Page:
Justin thyme

Emu-st be joking

Bored with the year 2000 bug? Avoid the rush and have your systems go down the pan with the EMU in 1999 instead? A survey of 10,000 businessmen carried out in my head just now found that their unanimous response to the EMU armageddon was a pathetic: “Oh yeah, right … whatever.” Faced with this seeming indifference on the part of the client population to the stupendous problem of converting their financial systems from working with 12 currencies to just the one, consultants are resorting to ever more desperate means to drum up interest in the coming apocalypse. Here we see Price Waterhouse’s Mark Austen gingerly posing with the London Zoo’s emu, which PW have now adopted as a symbol of their commitment to this opportunity, er problem. Whether Austen was subjected to the full Rod Hull – Michael Parkinson crotch-grabbing treatment we’ll never know, but note the tightly buttoned knee-length overcoat.

Assault and battery

Call centres that use “battery farm” management methods must adopt a more “free range” approach (it says here). Justin Pannell of consultants Managing the Service Business has called for a more humane approach to managing the sinister call centres which threaten to swallow 2 per cent of the population by the year 2001. This will come as a shock to call centre managers, who seem to think that a bit of clean straw and a quick rinse with the hose every now and then is all their employees need. What next? The dolphin-friendly help desk?

Expresso drongo

Coopers & Lybrand Kinesis will be doing their bit for the future at the IMC ’98 Conference (no, not that IMC. Another one.), with an Internet cafe. This will wittily include a reproduction British “caff” of the ’50s, so we can all see how far we’ve come since the bad old days when teenagers hung around in cafes all day, taking speed and listening to Tommy Steele records. Now they hang around in cafes all day inhaling pure oxygen and surfing the Web. Excuse me, was there a brief interval of lucidity in the middle there?

They named it once

To Manhattan with the mercurial Andersen Consulting, whom we must now never refer to as androids, (but nor yet do they wish to gain a reputation as party animals), and never ever as a Big Six firm (although they wouldn’t like you to think that they were in any way small). Actually we’re getting pretty iffy about that “consulting” tag, what with all the outsourcing they do now, and as for “Andersen” – well who knows how the arbitration might go … “The firm formerly known as Andersen Consulting” has a kind of a ring to it … Anyway, they’re “Building the Consulting Firm of the Future” and in celebration presented each of the assembled hacks with a chocolate CD announcing the fact. Yes, a chocolate CD. (No, I can’t prove this. I ate it. I’m not proud, I was hungry). This had the dual effect of so confusing the journos and analysts that they couldn’t think of any sensible questions, and also of wrecking the disk drive in my laptop.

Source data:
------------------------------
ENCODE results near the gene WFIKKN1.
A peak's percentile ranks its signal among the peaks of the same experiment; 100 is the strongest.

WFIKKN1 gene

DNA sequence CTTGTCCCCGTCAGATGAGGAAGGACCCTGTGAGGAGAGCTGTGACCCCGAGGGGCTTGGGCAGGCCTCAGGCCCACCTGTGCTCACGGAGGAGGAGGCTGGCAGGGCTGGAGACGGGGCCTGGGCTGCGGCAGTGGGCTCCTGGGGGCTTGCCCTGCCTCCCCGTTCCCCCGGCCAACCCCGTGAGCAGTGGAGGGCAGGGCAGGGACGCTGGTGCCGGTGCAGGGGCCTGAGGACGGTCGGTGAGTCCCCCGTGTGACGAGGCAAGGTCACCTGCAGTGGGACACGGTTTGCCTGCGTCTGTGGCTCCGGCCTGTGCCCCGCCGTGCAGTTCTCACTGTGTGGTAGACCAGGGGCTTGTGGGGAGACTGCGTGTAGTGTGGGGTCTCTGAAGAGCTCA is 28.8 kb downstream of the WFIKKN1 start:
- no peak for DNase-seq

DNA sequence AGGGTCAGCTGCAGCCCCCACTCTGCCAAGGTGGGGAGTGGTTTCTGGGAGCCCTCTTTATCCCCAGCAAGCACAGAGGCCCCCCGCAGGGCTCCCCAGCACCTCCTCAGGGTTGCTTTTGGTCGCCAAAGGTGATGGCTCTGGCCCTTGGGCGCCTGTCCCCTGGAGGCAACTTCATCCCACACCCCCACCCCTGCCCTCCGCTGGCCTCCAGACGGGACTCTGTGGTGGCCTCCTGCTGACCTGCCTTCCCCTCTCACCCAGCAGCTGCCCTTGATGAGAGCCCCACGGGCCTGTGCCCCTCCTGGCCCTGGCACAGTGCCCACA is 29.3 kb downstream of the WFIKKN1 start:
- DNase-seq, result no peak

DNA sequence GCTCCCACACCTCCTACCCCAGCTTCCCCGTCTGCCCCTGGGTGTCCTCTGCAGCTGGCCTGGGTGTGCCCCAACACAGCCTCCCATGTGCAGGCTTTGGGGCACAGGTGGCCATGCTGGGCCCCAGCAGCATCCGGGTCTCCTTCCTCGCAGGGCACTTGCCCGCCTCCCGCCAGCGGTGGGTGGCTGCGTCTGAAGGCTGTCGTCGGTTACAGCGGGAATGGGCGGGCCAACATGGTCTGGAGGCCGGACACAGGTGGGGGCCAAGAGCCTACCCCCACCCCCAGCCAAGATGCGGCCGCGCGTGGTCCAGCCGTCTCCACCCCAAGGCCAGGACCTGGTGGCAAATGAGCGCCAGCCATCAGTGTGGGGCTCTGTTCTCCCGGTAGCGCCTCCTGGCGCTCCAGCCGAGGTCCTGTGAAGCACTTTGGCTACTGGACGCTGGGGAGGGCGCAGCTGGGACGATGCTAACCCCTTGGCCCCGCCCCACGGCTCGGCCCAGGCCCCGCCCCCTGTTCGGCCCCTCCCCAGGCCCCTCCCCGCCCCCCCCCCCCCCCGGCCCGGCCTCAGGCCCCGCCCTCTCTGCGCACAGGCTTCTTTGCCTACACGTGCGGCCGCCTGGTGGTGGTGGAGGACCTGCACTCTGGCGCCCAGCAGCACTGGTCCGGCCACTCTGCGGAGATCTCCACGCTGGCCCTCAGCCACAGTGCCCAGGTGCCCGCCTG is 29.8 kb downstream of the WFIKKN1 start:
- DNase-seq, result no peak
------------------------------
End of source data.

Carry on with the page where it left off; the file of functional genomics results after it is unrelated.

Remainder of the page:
So we’re still not entirely sure what the consulting firm of the future will look like, but are confident it will be constructed according to the well-worn AC methodology of “Design … Build … and RUN!”

Travelling hopefully

There are so many awards these days that it’s almost uncanny – sob! – that I haven’t got one. But we were pleased to see a management consultant scoop the title of “Best Female Business Traveller” in the Company Barclaycard Executive Traveller of the Year Awards (always a useful addition to any CV, we feel). Julia Colclough of Hove-based Criteria Consultancy won the award after making a punishing 72 journeys in 104 days while conducting a customer survey for Nokia, visiting 36 destinations and conducting 92 interviews. Mind you, given the state of the trains these days she’d probably have qualified just for getting out of Hove.

Following the nerd

Remember the “brain drain” of the ’60s, when all our talent flew off to America, like, er whatsisname? Apparently it’s going to happen again.

According to Trish Boag, head of resourcing at KPMG, moves are afoot in the States to solve the skills shortage in IT by removing restrictions on hiring foreign professionals. This will cause the immediate departure of every propeller head in the kingdom to the land of Star Trek, and we’ll be forced to go back to using quill pens and abacuses (yippee!). Boag suggests we counter this threat by relaxing our own immigration laws and importing our own nerds from countries more impoverished than we (and this would include exactly …?). But before London becomes overrun with Silesian systems analysts and Ruthenian R/3 experts, I have an alternative plan. A simple change in our sentencing laws can convert the States back into the penal colony it was always meant to be. “I find you guilty of theft, assault, drug-dealing and pimping. I hereby award you an MSc in Computer Studies and a one-way ticket to Silicon Valley.”

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